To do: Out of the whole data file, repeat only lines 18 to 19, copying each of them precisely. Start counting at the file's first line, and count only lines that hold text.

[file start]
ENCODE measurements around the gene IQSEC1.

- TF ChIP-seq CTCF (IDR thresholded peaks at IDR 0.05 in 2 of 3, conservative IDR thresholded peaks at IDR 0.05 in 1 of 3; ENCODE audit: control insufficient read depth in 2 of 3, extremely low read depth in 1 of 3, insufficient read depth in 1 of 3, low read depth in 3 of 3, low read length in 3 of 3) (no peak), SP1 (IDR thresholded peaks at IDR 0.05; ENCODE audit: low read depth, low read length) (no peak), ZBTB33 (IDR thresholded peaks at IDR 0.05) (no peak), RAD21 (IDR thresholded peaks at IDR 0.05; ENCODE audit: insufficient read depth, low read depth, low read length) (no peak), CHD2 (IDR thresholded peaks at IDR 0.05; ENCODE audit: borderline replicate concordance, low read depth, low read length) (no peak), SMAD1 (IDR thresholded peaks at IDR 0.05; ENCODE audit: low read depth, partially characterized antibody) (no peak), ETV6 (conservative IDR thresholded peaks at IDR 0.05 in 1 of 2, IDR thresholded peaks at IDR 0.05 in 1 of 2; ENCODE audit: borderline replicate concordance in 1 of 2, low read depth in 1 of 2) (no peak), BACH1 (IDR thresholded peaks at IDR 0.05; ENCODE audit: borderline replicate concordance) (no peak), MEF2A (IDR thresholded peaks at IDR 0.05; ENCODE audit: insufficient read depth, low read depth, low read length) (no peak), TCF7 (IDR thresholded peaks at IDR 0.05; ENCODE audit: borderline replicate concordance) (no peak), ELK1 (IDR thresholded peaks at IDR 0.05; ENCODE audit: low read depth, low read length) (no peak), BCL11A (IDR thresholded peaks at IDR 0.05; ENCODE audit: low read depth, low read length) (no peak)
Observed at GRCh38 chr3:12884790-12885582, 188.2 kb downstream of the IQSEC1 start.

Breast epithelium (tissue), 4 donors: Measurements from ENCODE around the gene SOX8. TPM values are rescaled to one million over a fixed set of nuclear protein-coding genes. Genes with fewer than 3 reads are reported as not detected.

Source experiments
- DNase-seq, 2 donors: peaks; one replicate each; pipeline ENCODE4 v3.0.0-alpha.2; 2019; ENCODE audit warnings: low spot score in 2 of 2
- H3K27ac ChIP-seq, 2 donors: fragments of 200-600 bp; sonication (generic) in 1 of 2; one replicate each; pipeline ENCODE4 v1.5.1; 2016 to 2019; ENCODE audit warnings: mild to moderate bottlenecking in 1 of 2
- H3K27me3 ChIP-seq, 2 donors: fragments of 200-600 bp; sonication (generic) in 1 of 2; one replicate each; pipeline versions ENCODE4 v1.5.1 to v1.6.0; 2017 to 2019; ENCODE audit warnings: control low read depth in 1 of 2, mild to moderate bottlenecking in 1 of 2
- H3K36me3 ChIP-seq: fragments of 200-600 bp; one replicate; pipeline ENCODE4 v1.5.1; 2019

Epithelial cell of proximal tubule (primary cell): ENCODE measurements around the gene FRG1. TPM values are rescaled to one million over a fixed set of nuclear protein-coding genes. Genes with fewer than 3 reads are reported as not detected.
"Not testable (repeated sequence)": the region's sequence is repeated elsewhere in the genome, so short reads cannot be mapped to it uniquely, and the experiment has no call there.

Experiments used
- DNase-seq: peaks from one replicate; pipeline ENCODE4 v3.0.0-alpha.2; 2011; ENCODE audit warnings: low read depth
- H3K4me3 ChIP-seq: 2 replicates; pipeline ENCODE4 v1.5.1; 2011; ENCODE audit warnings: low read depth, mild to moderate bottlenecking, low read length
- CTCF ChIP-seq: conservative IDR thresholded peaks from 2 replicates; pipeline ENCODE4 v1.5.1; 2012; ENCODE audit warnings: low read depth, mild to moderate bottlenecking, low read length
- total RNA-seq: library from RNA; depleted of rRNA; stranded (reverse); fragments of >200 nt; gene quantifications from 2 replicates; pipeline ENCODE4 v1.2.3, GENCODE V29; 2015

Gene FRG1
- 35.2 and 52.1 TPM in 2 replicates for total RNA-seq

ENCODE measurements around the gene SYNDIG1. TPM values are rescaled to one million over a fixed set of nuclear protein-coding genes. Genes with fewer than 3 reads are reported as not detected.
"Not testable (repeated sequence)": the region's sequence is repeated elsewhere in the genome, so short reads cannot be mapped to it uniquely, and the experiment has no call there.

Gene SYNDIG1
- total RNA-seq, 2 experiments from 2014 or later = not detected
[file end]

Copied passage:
- 35.2 and 52.1 TPM in 2 replicates for total RNA-seq

ENCODE measurements around the gene SYNDIG1. TPM values are rescaled to one million over a fixed set of nuclear protein-coding genes. Genes with fewer than 3 reads are reported as not detected.